Motivating Lifestyle Change

April 6, 2012 at 3:56 pm | Posted in Health | Leave a comment
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By Sandy O’Keefe
Program Manager, Chronic Disease Education

Rock climbing. Photo Credit: Bryan Wintersteen

Question: How many Diabetes educators does it take to change a light bulb?
Answer: One, but the light bulb really has to want to change.

How many times have you vowed to lose weight or start running only to have it fall to the wayside a few days later? You may blame it on lack of willpower, not having enough time, etc., but it’s time to give yourself a break; it happens to many of us! However, if you fine tune action plan a bit, you can set yourself up for success.

First you need to figure out what motivates you to make changes in your life. This needs to be a powerful motivator— saying something like “I want to look better” isn’t strong enough to hold your attention. Instead, “I want to lose weight so I can walk my daughter down the aisle at her wedding next May” or “so I can spend time laughing and playing tag with my children outside this summer” are examples of motivators that will help you emotionally stay attached and focused on your goals. Equally important, this motivator must come from you personally.  It’s not enough to say, “I am doing this so my wife stops nagging me to lose weight.” Keep digging inside yourself until you find your own personal motivator, then write it down and keep it somewhere you can read it any time you need to remind yourself why you’re making this change.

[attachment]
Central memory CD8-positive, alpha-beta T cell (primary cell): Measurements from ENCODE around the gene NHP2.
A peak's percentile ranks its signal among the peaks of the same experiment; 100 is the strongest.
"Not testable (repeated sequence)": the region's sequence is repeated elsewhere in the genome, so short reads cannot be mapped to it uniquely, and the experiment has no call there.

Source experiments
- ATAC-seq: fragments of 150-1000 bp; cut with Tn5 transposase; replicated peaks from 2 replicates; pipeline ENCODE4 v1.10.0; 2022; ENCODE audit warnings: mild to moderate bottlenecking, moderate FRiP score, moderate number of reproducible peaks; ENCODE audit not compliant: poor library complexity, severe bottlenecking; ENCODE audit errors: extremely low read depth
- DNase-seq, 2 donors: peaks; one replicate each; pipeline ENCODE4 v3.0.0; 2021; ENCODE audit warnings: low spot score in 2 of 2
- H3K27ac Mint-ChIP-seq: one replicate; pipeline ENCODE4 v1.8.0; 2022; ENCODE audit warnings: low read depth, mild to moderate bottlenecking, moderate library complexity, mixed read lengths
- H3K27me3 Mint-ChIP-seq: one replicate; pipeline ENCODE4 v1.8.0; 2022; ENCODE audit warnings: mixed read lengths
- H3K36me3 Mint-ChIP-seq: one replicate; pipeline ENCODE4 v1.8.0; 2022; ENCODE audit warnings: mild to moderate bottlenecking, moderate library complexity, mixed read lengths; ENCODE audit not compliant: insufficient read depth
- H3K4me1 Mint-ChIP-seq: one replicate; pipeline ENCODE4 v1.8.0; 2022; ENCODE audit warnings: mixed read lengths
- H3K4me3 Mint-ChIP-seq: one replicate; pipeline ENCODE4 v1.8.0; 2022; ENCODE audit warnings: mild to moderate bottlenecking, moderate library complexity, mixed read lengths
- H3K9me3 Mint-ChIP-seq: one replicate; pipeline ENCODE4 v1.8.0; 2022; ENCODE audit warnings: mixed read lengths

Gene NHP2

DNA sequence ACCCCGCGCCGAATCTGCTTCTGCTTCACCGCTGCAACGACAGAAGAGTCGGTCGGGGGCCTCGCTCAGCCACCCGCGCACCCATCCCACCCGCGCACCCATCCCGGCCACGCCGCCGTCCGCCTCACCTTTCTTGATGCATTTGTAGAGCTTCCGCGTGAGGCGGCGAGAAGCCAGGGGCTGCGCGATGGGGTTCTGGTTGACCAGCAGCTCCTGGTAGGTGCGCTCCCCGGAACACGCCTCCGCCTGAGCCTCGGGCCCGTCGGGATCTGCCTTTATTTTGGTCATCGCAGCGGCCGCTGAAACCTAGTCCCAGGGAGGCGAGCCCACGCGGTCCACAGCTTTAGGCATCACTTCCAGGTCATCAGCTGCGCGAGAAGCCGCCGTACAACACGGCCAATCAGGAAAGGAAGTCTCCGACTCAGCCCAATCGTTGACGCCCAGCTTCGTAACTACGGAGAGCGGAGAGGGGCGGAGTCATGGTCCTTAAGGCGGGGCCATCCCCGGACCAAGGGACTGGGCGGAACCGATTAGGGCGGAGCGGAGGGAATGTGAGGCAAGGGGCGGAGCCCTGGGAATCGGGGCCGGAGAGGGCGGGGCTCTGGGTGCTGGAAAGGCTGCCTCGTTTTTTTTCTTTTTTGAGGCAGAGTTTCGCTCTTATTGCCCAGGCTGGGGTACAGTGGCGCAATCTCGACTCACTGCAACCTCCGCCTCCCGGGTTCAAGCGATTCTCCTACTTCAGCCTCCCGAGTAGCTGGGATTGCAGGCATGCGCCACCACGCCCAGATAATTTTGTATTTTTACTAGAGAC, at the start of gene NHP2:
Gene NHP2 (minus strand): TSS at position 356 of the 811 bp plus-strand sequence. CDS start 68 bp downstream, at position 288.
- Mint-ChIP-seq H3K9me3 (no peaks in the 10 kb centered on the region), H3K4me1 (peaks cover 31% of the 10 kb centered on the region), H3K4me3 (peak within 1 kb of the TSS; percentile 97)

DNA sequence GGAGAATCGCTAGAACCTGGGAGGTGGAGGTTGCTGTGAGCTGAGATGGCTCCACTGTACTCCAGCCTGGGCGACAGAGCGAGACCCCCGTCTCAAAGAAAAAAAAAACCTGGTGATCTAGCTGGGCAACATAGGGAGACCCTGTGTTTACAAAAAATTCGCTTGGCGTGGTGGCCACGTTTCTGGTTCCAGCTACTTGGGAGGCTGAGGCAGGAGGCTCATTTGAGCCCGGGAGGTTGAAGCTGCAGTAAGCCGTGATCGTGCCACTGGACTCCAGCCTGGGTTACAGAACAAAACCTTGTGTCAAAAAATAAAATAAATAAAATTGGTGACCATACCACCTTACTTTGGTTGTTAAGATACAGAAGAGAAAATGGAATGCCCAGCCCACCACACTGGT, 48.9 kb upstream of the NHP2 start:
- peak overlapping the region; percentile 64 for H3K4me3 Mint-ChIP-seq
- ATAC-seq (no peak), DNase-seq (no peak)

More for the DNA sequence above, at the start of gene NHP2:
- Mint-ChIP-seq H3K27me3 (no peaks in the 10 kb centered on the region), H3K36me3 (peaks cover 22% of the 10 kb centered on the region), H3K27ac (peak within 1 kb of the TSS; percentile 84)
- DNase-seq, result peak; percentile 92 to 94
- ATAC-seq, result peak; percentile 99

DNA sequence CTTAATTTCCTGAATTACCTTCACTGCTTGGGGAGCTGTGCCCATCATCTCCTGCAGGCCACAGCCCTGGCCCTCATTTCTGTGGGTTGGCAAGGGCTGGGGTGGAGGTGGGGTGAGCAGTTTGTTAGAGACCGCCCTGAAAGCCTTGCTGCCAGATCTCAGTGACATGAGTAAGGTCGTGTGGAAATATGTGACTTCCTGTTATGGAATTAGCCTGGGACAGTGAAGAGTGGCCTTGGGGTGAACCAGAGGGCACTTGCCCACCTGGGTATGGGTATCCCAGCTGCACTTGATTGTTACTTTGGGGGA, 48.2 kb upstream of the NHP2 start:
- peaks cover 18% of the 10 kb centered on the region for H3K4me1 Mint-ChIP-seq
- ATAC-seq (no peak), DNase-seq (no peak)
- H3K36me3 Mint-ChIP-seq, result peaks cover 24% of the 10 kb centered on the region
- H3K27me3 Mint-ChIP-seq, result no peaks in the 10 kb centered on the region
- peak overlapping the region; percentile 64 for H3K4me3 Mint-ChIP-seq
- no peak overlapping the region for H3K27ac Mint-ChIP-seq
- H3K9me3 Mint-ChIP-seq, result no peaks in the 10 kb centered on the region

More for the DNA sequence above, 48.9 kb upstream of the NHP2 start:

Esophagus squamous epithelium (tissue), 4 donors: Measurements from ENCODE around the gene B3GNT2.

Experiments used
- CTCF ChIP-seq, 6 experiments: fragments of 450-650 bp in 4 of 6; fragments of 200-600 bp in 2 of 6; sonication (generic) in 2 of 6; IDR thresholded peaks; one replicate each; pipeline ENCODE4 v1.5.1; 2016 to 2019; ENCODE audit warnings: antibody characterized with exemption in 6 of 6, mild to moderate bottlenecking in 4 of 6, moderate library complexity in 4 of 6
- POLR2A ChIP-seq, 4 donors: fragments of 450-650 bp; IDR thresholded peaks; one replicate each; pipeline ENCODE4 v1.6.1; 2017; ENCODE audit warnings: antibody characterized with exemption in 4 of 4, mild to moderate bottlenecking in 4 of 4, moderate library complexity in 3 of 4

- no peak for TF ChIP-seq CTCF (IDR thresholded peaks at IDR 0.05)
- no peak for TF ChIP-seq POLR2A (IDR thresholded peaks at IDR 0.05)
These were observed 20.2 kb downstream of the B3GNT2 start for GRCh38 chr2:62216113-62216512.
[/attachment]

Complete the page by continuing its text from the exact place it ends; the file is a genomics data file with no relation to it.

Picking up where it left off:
In order to be successful at behavior change, the focus should be on immediate attainable goals rather than long term results. For example, when you say that you want to lose weight you are defining what you hope to experience in the future. Weight loss is the outcome you hope to achieve in the long run, but it’s not the goal. Think about the steps you will need to take before you experience the outcome. For example, maybe you need to invest in a pair of sneakers or join a gym. These are things that you can do in the immediate future to get started.

Goals should always be “S.M.A.R.T.” This is an acronym that stands for Specific, Measurable, Actionable, Reasonable and Time-based. A S.M.A.R.T. goal might be, “I will buy a new pair of running sneakers from Sally’s Sneakers on Sunday May 6, 2012.” Consider what might get in the way of this goal and adjust as needed. Again, I suggest writing your goal down and having it in a place where you can see it to remind yourself.

From time to time assess the success you’ve had with each goal. You might say to yourself:  “last week my goal was to buy a pair of sneakers— how successful was I with this goal?” Goals may seem small at first, but each one builds upon the success of the one before it.  As they link together, you’ll start to believe, “hey, maybe I can stick to my plan this time!” 

You may want to ask a friend or family member to be a support person for you to help you stay on track. Having a health coach is also a great way to set a clear S.M.A.R.T action plan. Coaches aid you in identifying those strengths you possess that can help you change your behavior. Once you begin to realize that you really do have the power to change, you will be well on your way to making a behavior change that will help you realize your long-term vision.

Photo Credit: Bryan Wintersteen

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